Sexual Violence and Intimidation Go Way Back…To Our Primate Ancestors

MedicalResearch.com Interview with:

Baboon troop: Wikipedia

Baboon troop: Wikipedia

Alice Baniel, PhD
Postdoctoral Research Fellow
Institute for Advanced Study in Toulouse
Manufacture des Tabacs

 MedicalResearch.com: What is the background for this study? What are the main findings?

Response: In many primate societies, sexually receptive females actively solicit
copulations from multiple males, which has long been regarded as the
expression of their free mating preferences. Few studies have
investigated whether this apparent sexual freedom may, in fact, be
constrained by male behaviour.

We tested whether males coerce females
to mate with them using aggression in wild chacma baboons, where males
are much larger and stronger than females. We asked whether male
baboons harass females until they mate with them, punish females after
they have copulated with rivals, or use long-term sexual intimidation
(where male aggression is not immediately followed by mating but
increases the chances that female victims accept matings in the
long-term).

We collected data on sex and aggression across four years
in two large baboon groups living in Namibia.

We found that:

(1) fertile females suffer more aggression from males than pregnant and
lactating females;

(2) aggression from males is a major source of injury for fertile females; and
(3) a male who was more aggressive toward a certain female has better chances to mate with her when she
is close to ovulation.

Males did not seem to use sexual harassment,
since females did not receive higher rates of aggression from males
shortly before mating, nor punishment since females did not received
higher rates of aggression shortly after mating with rival males.
Instead, males appear to attack and chase particular females
repeatedly during the 3-4 weeks preceding their ovulation, to increase
their chances of monopolizing sexual access to them in the days
surrounding ovulation, which can be seen as a form of long-term sexual
intimidation.

MedicalResearch.com: What led you to explore sexual coercion in these baboons? 

Response: Forced copulations have never been described in baboons, so I
specifically wanted to investigate more discreet patterns of coercion.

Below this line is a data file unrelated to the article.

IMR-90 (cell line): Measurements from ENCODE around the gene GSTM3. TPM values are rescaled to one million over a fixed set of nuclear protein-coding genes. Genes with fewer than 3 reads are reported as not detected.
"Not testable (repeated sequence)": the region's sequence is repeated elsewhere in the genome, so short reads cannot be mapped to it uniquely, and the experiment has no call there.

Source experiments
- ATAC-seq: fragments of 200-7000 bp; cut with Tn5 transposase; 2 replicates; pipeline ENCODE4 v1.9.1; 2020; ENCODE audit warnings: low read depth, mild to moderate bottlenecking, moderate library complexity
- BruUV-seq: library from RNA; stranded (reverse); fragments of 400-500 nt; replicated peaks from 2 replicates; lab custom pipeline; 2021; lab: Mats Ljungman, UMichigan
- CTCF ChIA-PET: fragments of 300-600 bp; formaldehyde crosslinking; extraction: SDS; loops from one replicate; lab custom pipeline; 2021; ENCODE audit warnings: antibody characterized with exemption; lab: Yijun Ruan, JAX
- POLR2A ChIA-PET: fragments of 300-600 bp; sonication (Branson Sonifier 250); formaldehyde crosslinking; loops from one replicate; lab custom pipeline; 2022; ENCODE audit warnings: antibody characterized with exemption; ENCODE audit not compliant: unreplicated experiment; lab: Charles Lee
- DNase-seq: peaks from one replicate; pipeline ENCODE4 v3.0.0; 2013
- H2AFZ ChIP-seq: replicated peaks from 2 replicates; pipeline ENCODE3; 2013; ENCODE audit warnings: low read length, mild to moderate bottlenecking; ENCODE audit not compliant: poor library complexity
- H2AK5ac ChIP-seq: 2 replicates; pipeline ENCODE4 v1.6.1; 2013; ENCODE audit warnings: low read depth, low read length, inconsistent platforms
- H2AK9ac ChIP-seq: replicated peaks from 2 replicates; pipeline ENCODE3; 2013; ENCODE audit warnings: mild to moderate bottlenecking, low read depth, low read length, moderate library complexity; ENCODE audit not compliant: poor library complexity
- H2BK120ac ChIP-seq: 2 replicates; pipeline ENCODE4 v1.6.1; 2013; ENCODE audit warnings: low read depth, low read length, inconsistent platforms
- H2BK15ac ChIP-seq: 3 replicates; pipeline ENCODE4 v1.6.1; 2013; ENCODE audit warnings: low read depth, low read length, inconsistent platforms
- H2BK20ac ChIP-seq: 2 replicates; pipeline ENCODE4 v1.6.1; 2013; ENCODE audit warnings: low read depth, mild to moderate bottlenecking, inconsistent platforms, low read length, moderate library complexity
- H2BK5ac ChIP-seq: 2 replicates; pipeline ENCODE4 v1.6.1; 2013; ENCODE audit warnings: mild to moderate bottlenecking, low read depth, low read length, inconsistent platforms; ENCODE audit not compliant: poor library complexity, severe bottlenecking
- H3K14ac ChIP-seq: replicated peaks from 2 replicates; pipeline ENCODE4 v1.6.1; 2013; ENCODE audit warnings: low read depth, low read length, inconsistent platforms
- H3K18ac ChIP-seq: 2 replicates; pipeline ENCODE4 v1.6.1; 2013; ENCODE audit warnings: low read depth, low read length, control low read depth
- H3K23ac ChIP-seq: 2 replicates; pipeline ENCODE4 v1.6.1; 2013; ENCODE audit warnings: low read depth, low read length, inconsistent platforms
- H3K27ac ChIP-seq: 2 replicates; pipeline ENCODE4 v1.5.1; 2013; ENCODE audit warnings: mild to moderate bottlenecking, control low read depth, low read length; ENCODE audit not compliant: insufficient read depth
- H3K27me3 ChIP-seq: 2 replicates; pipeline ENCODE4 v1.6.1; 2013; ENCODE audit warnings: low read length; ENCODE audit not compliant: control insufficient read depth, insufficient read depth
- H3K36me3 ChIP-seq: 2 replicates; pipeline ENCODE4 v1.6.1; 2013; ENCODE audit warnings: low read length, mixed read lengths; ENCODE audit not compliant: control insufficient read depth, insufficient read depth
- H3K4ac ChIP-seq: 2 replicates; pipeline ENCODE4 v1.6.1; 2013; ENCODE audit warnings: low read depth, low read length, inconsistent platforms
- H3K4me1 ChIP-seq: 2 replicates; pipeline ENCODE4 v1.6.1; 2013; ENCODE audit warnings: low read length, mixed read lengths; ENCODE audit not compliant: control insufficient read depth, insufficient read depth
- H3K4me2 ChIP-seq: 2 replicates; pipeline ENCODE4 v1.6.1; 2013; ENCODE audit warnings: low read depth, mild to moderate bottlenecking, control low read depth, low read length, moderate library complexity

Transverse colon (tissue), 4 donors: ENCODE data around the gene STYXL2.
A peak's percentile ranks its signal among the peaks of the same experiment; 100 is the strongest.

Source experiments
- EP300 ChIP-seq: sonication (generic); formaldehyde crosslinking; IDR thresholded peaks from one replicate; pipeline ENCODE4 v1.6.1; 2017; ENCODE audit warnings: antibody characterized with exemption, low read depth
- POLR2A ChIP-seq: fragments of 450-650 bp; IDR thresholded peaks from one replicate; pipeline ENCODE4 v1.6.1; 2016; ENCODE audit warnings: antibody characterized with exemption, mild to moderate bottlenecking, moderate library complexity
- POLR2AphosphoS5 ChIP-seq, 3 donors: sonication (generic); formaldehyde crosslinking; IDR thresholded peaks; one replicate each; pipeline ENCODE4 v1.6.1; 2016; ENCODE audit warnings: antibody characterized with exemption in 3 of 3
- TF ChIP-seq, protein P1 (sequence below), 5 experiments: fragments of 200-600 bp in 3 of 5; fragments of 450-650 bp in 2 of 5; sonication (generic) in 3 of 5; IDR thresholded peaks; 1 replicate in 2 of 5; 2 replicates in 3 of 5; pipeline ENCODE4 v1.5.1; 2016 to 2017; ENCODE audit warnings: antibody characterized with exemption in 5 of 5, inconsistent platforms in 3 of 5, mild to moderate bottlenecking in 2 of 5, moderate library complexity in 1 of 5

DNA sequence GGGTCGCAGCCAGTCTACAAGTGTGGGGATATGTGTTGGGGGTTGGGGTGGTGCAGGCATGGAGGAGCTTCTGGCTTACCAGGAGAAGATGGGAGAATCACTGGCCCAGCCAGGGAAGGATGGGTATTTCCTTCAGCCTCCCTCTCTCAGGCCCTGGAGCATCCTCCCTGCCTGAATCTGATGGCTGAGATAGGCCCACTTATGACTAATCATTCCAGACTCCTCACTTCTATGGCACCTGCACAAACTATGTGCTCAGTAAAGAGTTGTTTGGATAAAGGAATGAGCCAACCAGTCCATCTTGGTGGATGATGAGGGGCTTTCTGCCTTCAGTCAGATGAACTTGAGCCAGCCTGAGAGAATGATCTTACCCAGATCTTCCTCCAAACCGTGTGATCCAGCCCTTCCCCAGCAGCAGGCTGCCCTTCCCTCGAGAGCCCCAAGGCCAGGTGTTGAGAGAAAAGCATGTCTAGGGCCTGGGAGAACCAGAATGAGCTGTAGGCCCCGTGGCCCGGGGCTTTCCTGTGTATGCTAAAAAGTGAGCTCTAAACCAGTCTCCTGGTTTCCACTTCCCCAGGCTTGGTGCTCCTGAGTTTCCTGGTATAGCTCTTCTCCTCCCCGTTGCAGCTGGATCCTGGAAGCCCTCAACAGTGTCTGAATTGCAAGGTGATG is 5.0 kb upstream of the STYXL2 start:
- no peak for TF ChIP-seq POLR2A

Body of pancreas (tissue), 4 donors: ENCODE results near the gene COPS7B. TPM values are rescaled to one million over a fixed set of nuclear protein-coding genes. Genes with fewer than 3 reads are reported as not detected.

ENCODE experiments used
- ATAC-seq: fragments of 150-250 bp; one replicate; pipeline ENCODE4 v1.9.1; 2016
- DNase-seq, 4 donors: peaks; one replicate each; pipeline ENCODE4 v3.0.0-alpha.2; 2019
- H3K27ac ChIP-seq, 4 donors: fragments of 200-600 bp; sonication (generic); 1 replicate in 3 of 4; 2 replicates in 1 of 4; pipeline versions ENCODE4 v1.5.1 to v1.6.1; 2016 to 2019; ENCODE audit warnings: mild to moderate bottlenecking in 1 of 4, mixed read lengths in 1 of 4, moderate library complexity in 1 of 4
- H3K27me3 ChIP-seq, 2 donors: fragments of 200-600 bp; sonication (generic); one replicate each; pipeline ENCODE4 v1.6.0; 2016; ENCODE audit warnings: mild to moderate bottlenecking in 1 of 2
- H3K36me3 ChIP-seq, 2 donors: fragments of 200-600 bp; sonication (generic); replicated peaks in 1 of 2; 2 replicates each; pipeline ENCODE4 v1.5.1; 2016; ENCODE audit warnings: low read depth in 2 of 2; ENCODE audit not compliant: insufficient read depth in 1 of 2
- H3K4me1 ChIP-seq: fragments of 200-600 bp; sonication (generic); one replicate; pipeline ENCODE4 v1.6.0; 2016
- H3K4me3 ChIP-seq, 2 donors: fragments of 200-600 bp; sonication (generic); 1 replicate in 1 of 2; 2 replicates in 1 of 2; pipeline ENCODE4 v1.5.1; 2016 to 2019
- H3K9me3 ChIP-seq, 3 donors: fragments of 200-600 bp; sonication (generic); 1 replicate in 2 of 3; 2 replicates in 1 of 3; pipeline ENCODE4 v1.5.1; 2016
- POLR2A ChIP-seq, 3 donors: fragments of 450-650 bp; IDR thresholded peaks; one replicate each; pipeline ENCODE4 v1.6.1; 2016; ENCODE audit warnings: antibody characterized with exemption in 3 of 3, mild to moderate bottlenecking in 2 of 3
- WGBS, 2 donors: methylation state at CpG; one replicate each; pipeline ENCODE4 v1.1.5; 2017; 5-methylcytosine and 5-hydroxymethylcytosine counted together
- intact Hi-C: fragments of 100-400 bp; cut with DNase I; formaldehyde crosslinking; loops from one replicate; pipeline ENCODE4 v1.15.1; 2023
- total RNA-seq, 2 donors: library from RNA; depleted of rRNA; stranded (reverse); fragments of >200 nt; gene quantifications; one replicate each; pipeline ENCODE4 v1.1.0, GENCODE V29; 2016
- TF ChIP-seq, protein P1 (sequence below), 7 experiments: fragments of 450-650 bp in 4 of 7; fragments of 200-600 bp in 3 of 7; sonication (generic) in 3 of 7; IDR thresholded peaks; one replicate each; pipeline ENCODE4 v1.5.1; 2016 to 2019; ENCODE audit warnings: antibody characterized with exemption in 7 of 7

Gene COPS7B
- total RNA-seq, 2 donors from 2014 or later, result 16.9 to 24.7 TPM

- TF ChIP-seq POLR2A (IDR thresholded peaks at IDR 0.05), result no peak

When I was in the field and observing the monkeys, I often noticed
that males were directing unprovoked attacks or chases toward oestrus
females. They also maintained close proximity and formed a strong
social bond with one particular cycling female, from the beginning of
their cycle until the end. It was within these special male-female
relationships that I observed regular aggression. From that point, the
questions to ask became clearer: I wanted to test whether males use
sexual harassment, punishment or long-term sexual intimidation to
induce females to mate with them.

MedicalResearch.com: What recommendations do you have for future research as a result of this study?

 

Response: What are the most important implications of your findings?

 

 

MedicalResearch.com: Is there anything else you would like to add?

Response: While short-term coercion strategies, such as forced copulations or
sexual harassment, may be well described across mammals because of
their conspicuousness, long-term sexual coercion tactics – where
aggression is temporally decoupled from mating benefits – have been
less studied.

Our results show that this sexual strategy may impact
the long-term reproductive success and survival of the baboons, and
may be widespread across social mammals – especially dimorphic species
where males are larger than females. This study also adds to growing
evidence that males use coercive tactics to constrain female mating
decisions in promiscuous primates, thereby questioning the extent of
sexual freedom left for females in such societies, and suggesting that